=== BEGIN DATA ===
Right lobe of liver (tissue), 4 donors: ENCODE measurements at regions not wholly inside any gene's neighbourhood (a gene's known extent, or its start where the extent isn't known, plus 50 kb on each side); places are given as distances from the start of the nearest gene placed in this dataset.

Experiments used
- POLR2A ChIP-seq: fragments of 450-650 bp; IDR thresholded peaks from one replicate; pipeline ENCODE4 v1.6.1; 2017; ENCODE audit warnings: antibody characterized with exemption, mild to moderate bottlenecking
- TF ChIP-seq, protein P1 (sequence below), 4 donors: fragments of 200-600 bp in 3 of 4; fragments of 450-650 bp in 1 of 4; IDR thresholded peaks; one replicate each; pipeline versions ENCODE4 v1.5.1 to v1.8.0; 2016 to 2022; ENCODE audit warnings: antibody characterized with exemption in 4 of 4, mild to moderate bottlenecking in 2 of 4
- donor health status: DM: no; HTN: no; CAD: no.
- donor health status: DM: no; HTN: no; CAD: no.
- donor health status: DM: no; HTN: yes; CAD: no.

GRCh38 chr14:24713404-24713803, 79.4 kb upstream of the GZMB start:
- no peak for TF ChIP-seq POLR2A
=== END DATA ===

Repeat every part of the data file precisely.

Right lobe of liver (tissue), 4 donors: ENCODE measurements at regions not wholly inside any gene's neighbourhood (a gene's known extent, or its start where the extent isn't known, plus 50 kb on each side); places are given as distances from the start of the nearest gene placed in this dataset.

Experiments used
- POLR2A ChIP-seq: fragments of 450-650 bp; IDR thresholded peaks from one replicate; pipeline ENCODE4 v1.6.1; 2017; ENCODE audit warnings: antibody characterized with exemption, mild to moderate bottlenecking
- TF ChIP-seq, protein P1 (sequence below), 4 donors: fragments of 200-600 bp in 3 of 4; fragments of 450-650 bp in 1 of 4; IDR thresholded peaks; one replicate each; pipeline versions ENCODE4 v1.5.1 to v1.8.0; 2016 to 2022; ENCODE audit warnings: antibody characterized with exemption in 4 of 4, mild to moderate bottlenecking in 2 of 4
- donor health status: DM: no; HTN: no; CAD: no.
- donor health status: DM: no; HTN: no; CAD: no.
- donor health status: DM: no; HTN: yes; CAD: no.

GRCh38 chr14:24713404-24713803, 79.4 kb upstream of the GZMB start:
- no peak for TF ChIP-seq POLR2A